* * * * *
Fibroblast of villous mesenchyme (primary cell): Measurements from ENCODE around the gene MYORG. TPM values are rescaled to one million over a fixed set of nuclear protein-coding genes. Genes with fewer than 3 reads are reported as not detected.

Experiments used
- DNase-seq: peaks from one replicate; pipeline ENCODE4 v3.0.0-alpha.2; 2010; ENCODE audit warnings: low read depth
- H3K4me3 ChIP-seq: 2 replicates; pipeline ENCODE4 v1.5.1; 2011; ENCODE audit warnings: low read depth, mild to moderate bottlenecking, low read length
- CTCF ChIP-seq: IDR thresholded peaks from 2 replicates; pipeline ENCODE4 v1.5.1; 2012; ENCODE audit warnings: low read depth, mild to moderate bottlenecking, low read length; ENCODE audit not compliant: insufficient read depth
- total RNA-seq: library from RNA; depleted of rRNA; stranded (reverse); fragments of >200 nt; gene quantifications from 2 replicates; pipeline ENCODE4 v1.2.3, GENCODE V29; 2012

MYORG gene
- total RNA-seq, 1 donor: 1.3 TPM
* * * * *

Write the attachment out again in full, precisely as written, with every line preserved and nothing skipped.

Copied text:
Fibroblast of villous mesenchyme (primary cell): Measurements from ENCODE around the gene MYORG. TPM values are rescaled to one million over a fixed set of nuclear protein-coding genes. Genes with fewer than 3 reads are reported as not detected.

Experiments used
- DNase-seq: peaks from one replicate; pipeline ENCODE4 v3.0.0-alpha.2; 2010; ENCODE audit warnings: low read depth
- H3K4me3 ChIP-seq: 2 replicates; pipeline ENCODE4 v1.5.1; 2011; ENCODE audit warnings: low read depth, mild to moderate bottlenecking, low read length
- CTCF ChIP-seq: IDR thresholded peaks from 2 replicates; pipeline ENCODE4 v1.5.1; 2012; ENCODE audit warnings: low read depth, mild to moderate bottlenecking, low read length; ENCODE audit not compliant: insufficient read depth
- total RNA-seq: library from RNA; depleted of rRNA; stranded (reverse); fragments of >200 nt; gene quantifications from 2 replicates; pipeline ENCODE4 v1.2.3, GENCODE V29; 2012

MYORG gene
- total RNA-seq, 1 donor: 1.3 TPM